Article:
Successfully reported this slideshow.
We use your LinkedIn profile and activity data to personalize ads and to show you more relevant ads. You can change your ad preferences anytime.

INDUSTRIAL SAFETY

405 views

Published on

Module-I (12 Hours)
Development of safety movement: - Need for safety-safety and productivity-planning for safetyplanning
procedure-safety policy-formulation of safety policy-safety budget-role and
qualification of safety professional-safety committees-need, types and functions of committeessafety
organizations.
Module II (12 Hours)
Accident prevention: - Basic philosophy of accident prevention-nature and causes of accidentsaccident
proneness-cost of accidents-accident prevention methods-Domino theory-safety
education and training-training methods-motivation and communicating safety-personal
protective equipments.
Module III (12 Hours)
Safety management techniques: - Safety inspection-Safety sampling technique-Safety audit-
Safety survey-Incident recall technique-Job safety analysis-Damage control-Risk management.
Involvement in safety: - Role of management-role of supervisors-role of workmen- role of
unions-role of government
Module IV (12 Hours)
Occupational health and hygiene: - Functional units and activities of occupational health and
hygiene-types of industrial hazards-physical, chemical, mechanical, electrical, social, biological,
ergonomic and environmental hazards-factors impeding safety-house keeping-hearing
conservation programme
Module V (12 Hours)
Industrial fire protection: - Fire chemistry-classification of fires-fire prevention activities-fire
risks-fire load -contributing factors to industrial fires-fire detection-industrial fire protection
systems.

Published in: Entertainment & Humor
  • Get access to 16,000 woodworking plans, Download 50 FREE Plans... ◆◆◆ http://tinyurl.com/y3hc8gpw
       Reply 
    Are you sure you want to  Yes  No
    Your message goes here
  • DOWNLOAD FULL. BOOKS INTO AVAILABLE FORMAT, ......................................................................................................................... ......................................................................................................................... 1.DOWNLOAD FULL. PDF EBOOK here { https://tinyurl.com/y8nn3gmc } ......................................................................................................................... 1.DOWNLOAD FULL. EPUB Ebook here { https://tinyurl.com/y8nn3gmc } ......................................................................................................................... 1.DOWNLOAD FULL. doc Ebook here { https://tinyurl.com/y8nn3gmc } ......................................................................................................................... 1.DOWNLOAD FULL. PDF EBOOK here { https://tinyurl.com/y8nn3gmc } ......................................................................................................................... 1.DOWNLOAD FULL. EPUB Ebook here { https://tinyurl.com/y8nn3gmc } ......................................................................................................................... 1.DOWNLOAD FULL. doc Ebook here { https://tinyurl.com/y8nn3gmc } ......................................................................................................................... ......................................................................................................................... ......................................................................................................................... .............. Browse by Genre Available eBooks ......................................................................................................................... Art, Biography, Business, Chick Lit, Children's, Christian, Classics, Comics, Contemporary, Cookbooks, Crime, Ebooks, Fantasy, Fiction, Graphic Novels, Historical Fiction, History, Horror, Humor And Comedy, Manga, Memoir, Music, Mystery, Non Fiction, Paranormal, Philosophy, Poetry, Psychology, Religion, Romance, Science, Science Fiction, Self Help, Suspense, Spirituality, Sports, Thriller, Travel, Young Adult,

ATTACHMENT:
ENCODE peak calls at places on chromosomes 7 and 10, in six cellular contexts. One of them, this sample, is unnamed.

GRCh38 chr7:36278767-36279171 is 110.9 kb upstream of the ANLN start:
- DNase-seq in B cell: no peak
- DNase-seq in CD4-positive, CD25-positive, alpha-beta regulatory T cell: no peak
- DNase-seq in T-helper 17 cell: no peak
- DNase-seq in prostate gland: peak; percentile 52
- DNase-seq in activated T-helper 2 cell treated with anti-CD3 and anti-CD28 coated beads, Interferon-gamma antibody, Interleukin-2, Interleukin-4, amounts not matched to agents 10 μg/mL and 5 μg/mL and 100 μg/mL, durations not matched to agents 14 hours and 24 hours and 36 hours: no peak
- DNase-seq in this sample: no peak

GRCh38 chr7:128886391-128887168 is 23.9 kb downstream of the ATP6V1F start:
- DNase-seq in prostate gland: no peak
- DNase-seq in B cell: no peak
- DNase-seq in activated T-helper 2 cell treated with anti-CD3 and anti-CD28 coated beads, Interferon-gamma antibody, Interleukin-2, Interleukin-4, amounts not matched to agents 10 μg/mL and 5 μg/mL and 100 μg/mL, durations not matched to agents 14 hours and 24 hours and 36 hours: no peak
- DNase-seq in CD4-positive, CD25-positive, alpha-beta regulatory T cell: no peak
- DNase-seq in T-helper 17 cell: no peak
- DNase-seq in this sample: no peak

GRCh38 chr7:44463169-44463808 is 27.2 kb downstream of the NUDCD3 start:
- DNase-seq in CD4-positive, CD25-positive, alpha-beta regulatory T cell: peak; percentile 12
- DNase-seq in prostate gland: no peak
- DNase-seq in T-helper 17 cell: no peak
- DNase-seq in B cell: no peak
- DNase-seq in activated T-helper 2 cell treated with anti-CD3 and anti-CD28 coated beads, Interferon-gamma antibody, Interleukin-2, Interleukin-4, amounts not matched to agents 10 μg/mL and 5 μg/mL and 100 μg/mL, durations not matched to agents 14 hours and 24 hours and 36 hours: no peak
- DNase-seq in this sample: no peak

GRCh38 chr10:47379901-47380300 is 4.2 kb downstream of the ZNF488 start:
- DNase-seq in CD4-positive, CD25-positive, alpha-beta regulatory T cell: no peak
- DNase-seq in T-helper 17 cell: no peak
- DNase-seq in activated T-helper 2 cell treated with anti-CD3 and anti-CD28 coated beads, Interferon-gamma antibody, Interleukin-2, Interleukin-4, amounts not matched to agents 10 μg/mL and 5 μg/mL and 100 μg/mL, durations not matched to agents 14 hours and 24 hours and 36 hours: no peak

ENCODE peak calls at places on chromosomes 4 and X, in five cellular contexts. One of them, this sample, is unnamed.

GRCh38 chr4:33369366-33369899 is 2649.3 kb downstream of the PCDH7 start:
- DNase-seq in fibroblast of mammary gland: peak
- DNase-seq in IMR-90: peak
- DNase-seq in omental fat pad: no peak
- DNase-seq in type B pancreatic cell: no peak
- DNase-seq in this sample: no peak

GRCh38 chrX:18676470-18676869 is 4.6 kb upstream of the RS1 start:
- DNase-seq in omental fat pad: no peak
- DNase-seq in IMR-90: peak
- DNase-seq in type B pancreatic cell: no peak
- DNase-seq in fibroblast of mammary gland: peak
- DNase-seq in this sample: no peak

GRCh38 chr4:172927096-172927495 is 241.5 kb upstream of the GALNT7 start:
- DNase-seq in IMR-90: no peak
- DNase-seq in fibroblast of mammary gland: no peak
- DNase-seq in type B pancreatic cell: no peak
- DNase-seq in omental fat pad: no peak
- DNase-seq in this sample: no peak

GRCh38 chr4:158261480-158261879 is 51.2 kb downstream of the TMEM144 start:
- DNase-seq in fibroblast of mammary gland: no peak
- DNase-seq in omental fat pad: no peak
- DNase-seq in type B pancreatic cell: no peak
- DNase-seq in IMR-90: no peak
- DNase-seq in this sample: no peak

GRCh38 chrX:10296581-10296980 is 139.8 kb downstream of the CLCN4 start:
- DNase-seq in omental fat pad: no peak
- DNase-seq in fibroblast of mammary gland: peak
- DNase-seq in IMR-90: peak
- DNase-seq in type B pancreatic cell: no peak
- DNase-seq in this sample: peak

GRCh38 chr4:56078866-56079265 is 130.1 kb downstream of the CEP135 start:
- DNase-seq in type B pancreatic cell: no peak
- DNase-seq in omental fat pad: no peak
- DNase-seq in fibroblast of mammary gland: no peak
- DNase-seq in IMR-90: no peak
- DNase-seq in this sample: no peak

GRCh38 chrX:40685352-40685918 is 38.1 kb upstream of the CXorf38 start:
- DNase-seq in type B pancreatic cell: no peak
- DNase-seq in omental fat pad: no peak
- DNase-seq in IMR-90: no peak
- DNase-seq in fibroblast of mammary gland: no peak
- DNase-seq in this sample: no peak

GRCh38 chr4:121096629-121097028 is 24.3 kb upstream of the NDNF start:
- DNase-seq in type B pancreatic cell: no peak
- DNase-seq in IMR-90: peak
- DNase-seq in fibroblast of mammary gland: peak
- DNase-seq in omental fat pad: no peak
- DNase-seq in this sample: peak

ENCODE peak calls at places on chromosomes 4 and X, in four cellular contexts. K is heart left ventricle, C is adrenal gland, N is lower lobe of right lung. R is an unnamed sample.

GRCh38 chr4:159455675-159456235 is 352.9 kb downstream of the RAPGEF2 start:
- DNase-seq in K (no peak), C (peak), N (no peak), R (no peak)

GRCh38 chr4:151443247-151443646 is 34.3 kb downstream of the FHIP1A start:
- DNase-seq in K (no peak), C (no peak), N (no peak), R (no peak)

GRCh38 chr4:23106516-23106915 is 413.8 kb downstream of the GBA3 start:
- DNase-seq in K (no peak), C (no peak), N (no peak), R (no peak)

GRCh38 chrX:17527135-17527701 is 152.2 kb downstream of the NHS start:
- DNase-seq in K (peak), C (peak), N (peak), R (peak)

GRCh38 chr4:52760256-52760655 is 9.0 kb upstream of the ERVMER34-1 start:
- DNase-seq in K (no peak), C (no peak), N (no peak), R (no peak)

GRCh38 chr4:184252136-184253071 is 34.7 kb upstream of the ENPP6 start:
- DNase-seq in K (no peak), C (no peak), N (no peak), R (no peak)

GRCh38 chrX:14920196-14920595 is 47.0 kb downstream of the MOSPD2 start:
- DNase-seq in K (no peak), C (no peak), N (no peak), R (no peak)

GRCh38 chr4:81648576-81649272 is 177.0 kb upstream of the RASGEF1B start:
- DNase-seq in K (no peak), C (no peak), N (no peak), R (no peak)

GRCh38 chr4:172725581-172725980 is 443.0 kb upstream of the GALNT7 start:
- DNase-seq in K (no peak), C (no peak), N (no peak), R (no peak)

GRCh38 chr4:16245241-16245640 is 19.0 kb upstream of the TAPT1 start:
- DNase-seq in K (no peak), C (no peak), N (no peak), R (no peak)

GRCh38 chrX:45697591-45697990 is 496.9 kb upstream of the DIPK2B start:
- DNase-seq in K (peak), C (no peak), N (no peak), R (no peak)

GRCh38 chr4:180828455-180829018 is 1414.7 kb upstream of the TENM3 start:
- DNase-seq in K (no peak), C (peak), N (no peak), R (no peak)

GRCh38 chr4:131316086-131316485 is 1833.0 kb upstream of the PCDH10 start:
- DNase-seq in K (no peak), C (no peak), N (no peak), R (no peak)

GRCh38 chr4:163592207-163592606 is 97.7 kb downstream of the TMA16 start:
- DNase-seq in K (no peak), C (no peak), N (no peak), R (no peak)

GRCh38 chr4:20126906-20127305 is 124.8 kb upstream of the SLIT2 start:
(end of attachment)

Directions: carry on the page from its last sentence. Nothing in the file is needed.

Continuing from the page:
Reply 
    Are you sure you want to  Yes  No
    Your message goes here